It might help to bring the ear cleaning solution to room temperature before apply it to the dog’s ears. When you finish wiping the ear with a damp cloth or cotton ball, use a dry one to dry it up. Praise your dog with some treats and cuddles; the ears are quite sensitive so he may need some encouragement.

Clipping hairs

Many dog breeds are short-haired and do not need regular hair clipping. But if your dog is a shaggier, thick coated breed, he might require regular clipping as part of basic dog grooming exercise. Before clipping your dog’s hair, make sure it’s dry, and that you are using the right clippers for your kind of dog. Be sure to read the clipper’s instruction manual on how to correctly use it. Also, make sure that the Clippers are well lubricated, and the blades are sharp.

Since you won’t have to pay for a professional grooming fee, a small investment in proper dog grooming clippers is worth it. A pair of scissors can do the job too but are not likely to give you an even, beautiful coat, and there are high chances of hurting your dog or yourself if he moves suddenly.

Before clipping the dog, just like when heading to the salon or barber shop, you need to have an idea of what look you would like to create. The cut style will depend on your dog’s breed and your preferences. There are numerous cut styles such as the standard cut, top knot cut, show cut, bob cut, teddy bear cut, Maltese short cut, among others. You can also search for specific cut styles for your breed and watch videos on how each of them is done.

During the hair clipping process, you can restrain the dog gently using a leash so that he doesn’t run around spreading fur all over. If your dog is nervous or fidgety, praise him, sing or offer some treats to encourage him to stay calm and still.

Brush the hair against the direction of the growth before running your clippers in the other direction. Using the clippers against the hair growth direction will lead to low uneven clipping with a rough look. Move the Clippers surely but slowly across the pet’s body to avoid uneven lines. Begin at the neck towards the shoulders, under the ears, throat, chest area, back and legs. As a precaution, do not use any skip blades on any spot of the body that will fit between the teeth, such as armpits, anus, Achilles’ tendons, the tip of the tail, or genital area.

Skin care and grooming

Dog skin can be affected by plenty of things that you need to know about and expect. The skin is the most sensitive part of your dog, and any irritation or discomfort of any kind can leave your dog helpless and agitated.

You should look out for pests such as ticks, fleas, mange, chiggers and fungus ringworms that can be detrimental to your dog’s health. If you have any suspicions, act immediately to avoid potential spreading of the pest.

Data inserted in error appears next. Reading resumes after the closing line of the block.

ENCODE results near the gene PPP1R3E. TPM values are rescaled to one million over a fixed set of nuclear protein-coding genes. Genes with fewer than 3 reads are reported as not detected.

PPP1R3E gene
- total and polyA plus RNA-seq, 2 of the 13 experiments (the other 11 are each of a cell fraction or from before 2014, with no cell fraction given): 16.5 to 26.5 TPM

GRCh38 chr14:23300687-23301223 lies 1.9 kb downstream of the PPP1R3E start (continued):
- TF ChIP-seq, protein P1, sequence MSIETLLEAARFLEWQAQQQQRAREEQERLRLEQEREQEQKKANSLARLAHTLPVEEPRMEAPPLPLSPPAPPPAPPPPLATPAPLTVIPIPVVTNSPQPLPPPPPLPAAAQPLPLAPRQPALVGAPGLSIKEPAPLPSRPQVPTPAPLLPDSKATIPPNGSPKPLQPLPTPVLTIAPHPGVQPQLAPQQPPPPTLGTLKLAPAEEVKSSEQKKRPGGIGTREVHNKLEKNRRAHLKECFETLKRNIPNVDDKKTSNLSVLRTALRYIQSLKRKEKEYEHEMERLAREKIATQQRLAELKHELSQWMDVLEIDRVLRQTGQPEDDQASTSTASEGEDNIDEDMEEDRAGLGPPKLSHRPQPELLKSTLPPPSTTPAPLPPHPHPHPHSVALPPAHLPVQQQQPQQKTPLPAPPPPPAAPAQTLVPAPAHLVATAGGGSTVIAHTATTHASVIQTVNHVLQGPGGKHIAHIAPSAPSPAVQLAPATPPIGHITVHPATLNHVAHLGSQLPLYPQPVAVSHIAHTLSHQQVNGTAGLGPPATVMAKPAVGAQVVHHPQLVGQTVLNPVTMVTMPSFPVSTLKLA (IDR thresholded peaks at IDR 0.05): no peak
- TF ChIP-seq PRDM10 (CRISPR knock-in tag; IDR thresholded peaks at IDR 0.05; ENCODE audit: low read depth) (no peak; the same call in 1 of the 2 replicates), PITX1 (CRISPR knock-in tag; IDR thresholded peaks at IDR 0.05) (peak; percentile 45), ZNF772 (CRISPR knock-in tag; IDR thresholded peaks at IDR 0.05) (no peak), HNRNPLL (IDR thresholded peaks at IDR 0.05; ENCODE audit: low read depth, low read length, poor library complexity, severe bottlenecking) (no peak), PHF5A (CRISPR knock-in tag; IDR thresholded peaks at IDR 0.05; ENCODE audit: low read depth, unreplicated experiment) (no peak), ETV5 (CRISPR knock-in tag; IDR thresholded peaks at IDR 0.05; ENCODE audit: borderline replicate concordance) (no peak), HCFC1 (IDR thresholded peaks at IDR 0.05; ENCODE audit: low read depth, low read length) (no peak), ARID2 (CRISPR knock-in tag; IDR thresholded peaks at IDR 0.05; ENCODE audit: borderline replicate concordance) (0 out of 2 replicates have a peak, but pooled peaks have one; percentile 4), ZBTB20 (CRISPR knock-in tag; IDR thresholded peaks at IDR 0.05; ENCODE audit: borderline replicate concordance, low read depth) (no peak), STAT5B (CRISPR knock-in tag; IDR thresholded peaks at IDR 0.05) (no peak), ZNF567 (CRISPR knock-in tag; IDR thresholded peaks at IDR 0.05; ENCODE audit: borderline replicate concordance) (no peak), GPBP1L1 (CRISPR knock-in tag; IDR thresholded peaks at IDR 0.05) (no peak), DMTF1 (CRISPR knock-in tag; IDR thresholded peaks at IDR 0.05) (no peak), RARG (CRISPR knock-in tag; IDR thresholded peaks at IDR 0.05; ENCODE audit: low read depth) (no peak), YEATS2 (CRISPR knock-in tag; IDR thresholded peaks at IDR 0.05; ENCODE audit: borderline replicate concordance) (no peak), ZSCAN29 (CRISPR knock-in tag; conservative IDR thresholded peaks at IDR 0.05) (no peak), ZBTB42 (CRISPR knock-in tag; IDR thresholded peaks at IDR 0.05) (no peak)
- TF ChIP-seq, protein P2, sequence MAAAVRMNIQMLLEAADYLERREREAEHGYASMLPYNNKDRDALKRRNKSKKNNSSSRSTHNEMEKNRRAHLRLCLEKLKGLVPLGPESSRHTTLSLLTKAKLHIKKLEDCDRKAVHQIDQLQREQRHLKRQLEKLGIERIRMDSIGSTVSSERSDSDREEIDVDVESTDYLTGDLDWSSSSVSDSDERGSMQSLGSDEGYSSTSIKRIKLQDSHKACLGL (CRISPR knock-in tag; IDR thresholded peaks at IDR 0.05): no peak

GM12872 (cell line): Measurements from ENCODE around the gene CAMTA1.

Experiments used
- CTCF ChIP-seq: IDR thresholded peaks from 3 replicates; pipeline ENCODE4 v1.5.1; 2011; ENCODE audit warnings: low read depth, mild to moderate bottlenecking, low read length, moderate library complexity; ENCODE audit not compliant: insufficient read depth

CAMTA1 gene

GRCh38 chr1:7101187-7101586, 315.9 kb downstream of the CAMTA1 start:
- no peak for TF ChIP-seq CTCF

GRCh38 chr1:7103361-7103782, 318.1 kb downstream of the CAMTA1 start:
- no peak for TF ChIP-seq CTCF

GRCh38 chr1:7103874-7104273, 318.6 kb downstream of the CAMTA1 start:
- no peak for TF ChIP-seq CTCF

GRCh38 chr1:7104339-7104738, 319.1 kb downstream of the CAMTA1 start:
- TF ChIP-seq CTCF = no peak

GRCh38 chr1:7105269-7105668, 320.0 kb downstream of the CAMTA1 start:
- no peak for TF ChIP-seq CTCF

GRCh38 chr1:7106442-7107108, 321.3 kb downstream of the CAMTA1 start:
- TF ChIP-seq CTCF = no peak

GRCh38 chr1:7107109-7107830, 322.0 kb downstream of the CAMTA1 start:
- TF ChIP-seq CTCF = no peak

Watch out for skin diseases and any other causes of allergies that might irritate your dog. Some symptoms if allergies include licking, scratching and hot spots. Lastly, avoid bathing your dog too often as this may wash away the natural oils from the skin and cause dry skin. Other things to look out for on the skin during dog grooming include rashes, hair loss, red skin, discoloured skin, dry fleck skin and greasy skin or coat.

Keeping your dog’s eyes clean

Depending on your particular breed, this step may only involve pulling a little debris and dirt from the corners of the eyes. Breeds with large eyes that water a lot may need personal attention in this area. White-haired or long-haired breeds too need close monitoring to keep the coat out of the eyes and avoid tear stains.

Healthy clean eyes should be clear with no signs of unusual discharge or irritation. Trimming long hair strand away from the eyes is a good practice. However, I highly recommend that you seek the help of a groomer or vet for this one unless you are very familiar with the process. If you decide to clip off the hairs on your own, use a blunt-nosed safety scissors. Try as much as you can to avoid touching the eyes.

The best time to clean your dog’s eyes is during bathing. Use a water-moistened sponge or washcloth to wipe around the eyes gently. This loosens and removes the dirt. Be sure to approach this area carefully so that you don’t startle your dog. Never use shampoo or soap near your dog’s eyes to avoid irritation. Also, avoid using napkins or paper towels as these can easily shred and leave small bits of paper in your dog’s eyes.

Combating “doggy smell.”

A smelly dog, no matter how cute it looks, is not pleasing to have around. In fact, one of the reasons that make people think twice before owning a dog or letting it spend time in the house or car is the odour. Unpleasant dog odours can be varied but come from bad breathe, poorly maintained fur, flatulence, rolling or stepping into feces, and bacterial and fungal infection.

Eliminating dog smell requires anything from a few steps to a whole series of processes depending on the primary cause of the smell. Bad dog odour can be combated by ensuring that all the hygienic dog grooming practices are carried out as regularly as possible. These include bathing, washing the ears, and brushing your dog’s teeth.

Other measures to combat the “dog smell” include washing dog beddings regularly, using scented shampoo, adjusting your dog’s diet to reduce flatulence, and ensuring your dog doesn’t eat from trash cans.

Puppy Shop Boys Bonus dog grooming tips

  • If you own a wolf dog or particularly large breeds, never clip their hair short as this might make them aggressive
  • If you can’t find time to thoroughly clean and groom your dog, consider hiring a professional groomer.
  • Use a small amount of conditioner to prevent your dog from looking and feeling greasy
  • When bathing the dog, keep the water away from the nose as this might startle and irritate your dog.
  • Never use human toothpaste to brush your dog’s teeth
  • Try to avoid getting soap and shampoo into your dog’s eyes.

We hope you enjoyed our Puppy Shop Boys tips on how to groom your pet completely, and just remember if you are uncomfortable doing anything, please seek out the professionals as there are many local dog groomers that love their job and your dogs!

https://en.wikipedia.org/wiki/Dog_grooming